Are you being hounded by debt collectors to pay credit card bills, medical debt, and student loans that you can no longer afford to make the payments on? The first step is to tell the collection agency to stop calling you. If they continue, contact a consumer lawyer to discuss legal action.
Your Rights Under the FDCPA
The Fair Debt Collection Practices Act, or FDCPA, was passed in 1977 to protect indebted consumers from being harassed into bankruptcy or ill-health by collection agency misconduct. If any company tries to collect your debt in ways like the following, you have grounds to sue them.
- Claiming that you owe an amount that’s not supported by law or the original creditor agreement
- Using hostile and obscene language
- Calling at inconvenient times, usually before 8:00 a.m. and after 9:00 p.m.
- Threatening legal actions they cannot take, such as having your property seized
- Calling you at work after you tell them that you can’t take personal calls there
- Contacting you after you have sent a cease and desist letter
Company Profile: Arstrat
If you are being called by Arstrat, here is some background information about the agency.
Arstrat, which also does business as Patient Accounting Service, LLC, is a debt collection agency located in Houston, Texas. It was founded in 2007, has a small staff of less than 10 employees, and is managed by CEO Charles Bracken.
It is primarily a medical debt collection agency. The PACER website retains records confirming that consumers who felt they were being harassed by Arstrat did not give in.
Alleged Violations against Arstrat
According to PACER, on or about July 18, 2014, Arstrat sent a collection letter to a California consumer seeking payment for a medical debt. The letter stated, in part,
The account(s) listed below have been assigned to us for collection. The balance shown is due by you in full for services provided. If we don’t receive communication within 25 days of the receipt of this statement, we will be forced to report this account(s) to a credit reporting agency or agencies. To resolve this matter, send payment in full or contact our office for assistance.
Thereafter, the letter mentioned that the consumer actually had 30 days after receiving the letter to dispute the validity of the alleged debt. The contradictory statement that it would be “forced to report” her account to a credit reporting agency if she did not contact the company within 25 days of receiving the letter was misleading and confusing to her.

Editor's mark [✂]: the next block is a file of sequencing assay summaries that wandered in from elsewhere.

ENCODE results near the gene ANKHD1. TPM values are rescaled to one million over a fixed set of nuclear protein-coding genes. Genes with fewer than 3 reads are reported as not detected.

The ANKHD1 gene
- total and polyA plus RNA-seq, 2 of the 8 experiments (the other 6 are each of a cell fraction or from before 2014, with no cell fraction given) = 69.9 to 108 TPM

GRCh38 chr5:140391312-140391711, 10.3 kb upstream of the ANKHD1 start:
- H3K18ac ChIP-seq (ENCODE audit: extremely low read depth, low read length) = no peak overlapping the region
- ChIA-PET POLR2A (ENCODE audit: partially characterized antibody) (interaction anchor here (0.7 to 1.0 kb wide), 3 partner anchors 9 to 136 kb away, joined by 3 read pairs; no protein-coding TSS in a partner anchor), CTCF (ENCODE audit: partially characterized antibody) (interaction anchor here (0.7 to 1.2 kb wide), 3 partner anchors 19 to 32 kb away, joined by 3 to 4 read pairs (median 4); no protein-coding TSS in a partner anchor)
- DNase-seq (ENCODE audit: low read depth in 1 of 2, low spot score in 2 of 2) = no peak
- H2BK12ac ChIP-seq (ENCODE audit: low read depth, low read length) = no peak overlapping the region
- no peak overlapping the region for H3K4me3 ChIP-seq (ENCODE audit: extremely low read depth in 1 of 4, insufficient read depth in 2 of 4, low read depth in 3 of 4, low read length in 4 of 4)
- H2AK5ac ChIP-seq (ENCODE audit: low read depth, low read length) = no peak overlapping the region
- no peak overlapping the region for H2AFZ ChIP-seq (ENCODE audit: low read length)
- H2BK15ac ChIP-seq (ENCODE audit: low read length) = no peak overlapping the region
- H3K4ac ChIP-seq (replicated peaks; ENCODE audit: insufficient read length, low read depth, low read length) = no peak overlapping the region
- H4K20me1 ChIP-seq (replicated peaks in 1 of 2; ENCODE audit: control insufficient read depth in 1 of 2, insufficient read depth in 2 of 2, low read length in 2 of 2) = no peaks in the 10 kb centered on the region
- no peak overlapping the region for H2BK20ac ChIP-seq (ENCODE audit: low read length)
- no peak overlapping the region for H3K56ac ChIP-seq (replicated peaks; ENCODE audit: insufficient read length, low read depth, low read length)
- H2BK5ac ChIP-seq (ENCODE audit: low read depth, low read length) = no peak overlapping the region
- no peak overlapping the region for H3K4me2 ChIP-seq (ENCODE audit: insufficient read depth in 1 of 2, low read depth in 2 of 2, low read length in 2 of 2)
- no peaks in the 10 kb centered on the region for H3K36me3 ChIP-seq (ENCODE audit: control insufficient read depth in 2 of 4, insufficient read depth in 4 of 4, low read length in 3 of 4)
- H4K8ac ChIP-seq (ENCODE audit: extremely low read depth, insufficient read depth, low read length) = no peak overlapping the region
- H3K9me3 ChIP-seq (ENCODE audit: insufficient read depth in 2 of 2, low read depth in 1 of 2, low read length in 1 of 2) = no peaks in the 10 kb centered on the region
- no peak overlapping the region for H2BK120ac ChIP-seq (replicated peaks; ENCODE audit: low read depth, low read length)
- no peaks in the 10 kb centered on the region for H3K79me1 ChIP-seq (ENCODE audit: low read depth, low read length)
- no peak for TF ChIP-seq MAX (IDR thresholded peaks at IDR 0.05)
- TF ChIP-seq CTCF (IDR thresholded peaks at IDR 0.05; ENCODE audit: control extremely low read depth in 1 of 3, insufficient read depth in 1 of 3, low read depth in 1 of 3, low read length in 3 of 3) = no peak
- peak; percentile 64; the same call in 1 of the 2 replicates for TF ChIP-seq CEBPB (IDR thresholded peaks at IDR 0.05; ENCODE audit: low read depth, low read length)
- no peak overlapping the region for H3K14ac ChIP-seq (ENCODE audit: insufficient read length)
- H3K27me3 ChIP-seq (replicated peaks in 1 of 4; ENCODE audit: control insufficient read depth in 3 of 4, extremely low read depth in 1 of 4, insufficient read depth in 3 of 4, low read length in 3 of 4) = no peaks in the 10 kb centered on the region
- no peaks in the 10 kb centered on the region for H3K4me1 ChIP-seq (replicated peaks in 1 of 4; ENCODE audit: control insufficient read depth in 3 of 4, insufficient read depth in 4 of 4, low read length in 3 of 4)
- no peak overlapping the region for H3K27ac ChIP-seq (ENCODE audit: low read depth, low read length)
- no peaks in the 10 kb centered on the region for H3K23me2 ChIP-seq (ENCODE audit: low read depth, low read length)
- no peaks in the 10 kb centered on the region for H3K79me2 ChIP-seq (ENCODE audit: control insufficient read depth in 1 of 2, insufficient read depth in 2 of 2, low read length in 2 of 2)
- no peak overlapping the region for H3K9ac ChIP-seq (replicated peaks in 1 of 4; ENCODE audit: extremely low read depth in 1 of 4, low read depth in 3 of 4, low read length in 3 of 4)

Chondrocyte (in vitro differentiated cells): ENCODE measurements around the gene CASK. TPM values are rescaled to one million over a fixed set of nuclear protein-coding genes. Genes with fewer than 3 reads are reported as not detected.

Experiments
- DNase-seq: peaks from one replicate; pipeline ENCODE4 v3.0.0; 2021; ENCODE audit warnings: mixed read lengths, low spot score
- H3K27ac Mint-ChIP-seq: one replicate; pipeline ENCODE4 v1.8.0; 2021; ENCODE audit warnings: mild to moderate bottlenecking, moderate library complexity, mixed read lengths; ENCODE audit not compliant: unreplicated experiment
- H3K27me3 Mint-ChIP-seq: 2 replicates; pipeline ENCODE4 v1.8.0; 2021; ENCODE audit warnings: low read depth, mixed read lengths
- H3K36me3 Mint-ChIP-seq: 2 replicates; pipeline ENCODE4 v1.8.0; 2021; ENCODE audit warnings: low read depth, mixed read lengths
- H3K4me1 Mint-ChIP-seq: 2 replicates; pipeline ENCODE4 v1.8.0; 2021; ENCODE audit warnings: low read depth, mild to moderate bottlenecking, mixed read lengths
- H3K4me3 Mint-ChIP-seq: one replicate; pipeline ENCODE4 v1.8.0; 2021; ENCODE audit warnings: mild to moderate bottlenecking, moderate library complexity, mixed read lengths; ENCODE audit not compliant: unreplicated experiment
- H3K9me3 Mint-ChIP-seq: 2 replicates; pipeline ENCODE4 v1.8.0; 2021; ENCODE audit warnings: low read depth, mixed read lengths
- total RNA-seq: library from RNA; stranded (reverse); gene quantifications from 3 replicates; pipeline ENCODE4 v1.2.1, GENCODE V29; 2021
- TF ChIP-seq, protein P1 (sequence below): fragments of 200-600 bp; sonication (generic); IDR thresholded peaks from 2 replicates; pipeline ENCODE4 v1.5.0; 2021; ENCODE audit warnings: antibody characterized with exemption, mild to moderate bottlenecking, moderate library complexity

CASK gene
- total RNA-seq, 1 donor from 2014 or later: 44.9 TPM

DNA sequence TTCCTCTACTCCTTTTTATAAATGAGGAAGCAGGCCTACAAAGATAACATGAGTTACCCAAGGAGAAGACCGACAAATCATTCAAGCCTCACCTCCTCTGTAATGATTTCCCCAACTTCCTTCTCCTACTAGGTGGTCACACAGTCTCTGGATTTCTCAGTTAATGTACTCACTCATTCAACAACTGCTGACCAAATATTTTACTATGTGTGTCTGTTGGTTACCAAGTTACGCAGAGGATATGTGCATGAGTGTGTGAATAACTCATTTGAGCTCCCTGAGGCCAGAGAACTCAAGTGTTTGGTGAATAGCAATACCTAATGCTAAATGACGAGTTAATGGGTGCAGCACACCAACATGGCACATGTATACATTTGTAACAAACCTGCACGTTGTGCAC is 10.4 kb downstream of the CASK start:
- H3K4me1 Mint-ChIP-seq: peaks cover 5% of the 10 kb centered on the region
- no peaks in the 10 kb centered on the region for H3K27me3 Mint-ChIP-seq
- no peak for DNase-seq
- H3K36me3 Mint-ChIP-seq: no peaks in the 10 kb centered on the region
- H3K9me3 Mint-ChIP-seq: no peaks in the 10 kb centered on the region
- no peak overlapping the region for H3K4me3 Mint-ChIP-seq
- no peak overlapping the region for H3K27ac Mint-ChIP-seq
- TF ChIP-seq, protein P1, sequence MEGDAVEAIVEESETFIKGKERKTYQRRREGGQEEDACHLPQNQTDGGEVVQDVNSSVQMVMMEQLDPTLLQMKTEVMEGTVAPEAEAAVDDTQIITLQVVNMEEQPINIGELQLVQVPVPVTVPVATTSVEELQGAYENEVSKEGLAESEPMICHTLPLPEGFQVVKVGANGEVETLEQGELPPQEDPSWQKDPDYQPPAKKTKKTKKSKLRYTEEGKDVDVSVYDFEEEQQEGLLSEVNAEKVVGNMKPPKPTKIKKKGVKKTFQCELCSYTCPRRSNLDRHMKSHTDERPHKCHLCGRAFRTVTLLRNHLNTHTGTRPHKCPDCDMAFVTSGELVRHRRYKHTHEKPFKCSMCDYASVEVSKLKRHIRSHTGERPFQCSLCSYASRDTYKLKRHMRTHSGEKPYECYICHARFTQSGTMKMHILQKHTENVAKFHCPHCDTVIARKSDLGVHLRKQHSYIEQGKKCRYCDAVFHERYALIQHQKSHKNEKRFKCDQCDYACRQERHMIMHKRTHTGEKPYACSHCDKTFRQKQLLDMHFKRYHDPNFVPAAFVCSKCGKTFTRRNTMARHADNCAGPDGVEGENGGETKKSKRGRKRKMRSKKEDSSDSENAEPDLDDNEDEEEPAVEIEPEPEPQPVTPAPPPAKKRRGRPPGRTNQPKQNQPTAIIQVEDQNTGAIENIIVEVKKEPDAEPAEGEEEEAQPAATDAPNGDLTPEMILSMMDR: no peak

Feeling harassed by Arstrat, the consumer sought the advice of an FDCPA attorney and sued the company for allegedly:
- Using unfair and unconscionable means to collect a debt
- Using false, deceptive, and misleading means to collect a debt
- Misleading her dispute rights
The matter was later resolved.
Hire a Consumer Lawyer
The phone numbers for Arstrat are:
If they appear on your caller ID, it means that Arstrat may be trying to collect a debt from you. If they send collection letters that appear to mislead you regarding your dispute rights, consult a consumer lawyer so you can file a claim against Arstrat.
Misleading consumers is illegal under the FDCPA, and you could win $1000 in statutory damages plus legal costs. Don’t tolerate debt collector abuse when the law gives you an alternative.
Case taken from PACER (pacer.gov). File number is Case 2:14-cv-07817-RGK-JEM from the United States District Court for the Central District of California.
*Disclaimer: The content of this article serves only to provide information and should not be constructed as legal advice. If you file a claim against Arstrat or any other third-party collection agency, you may not be entitled to any compensation.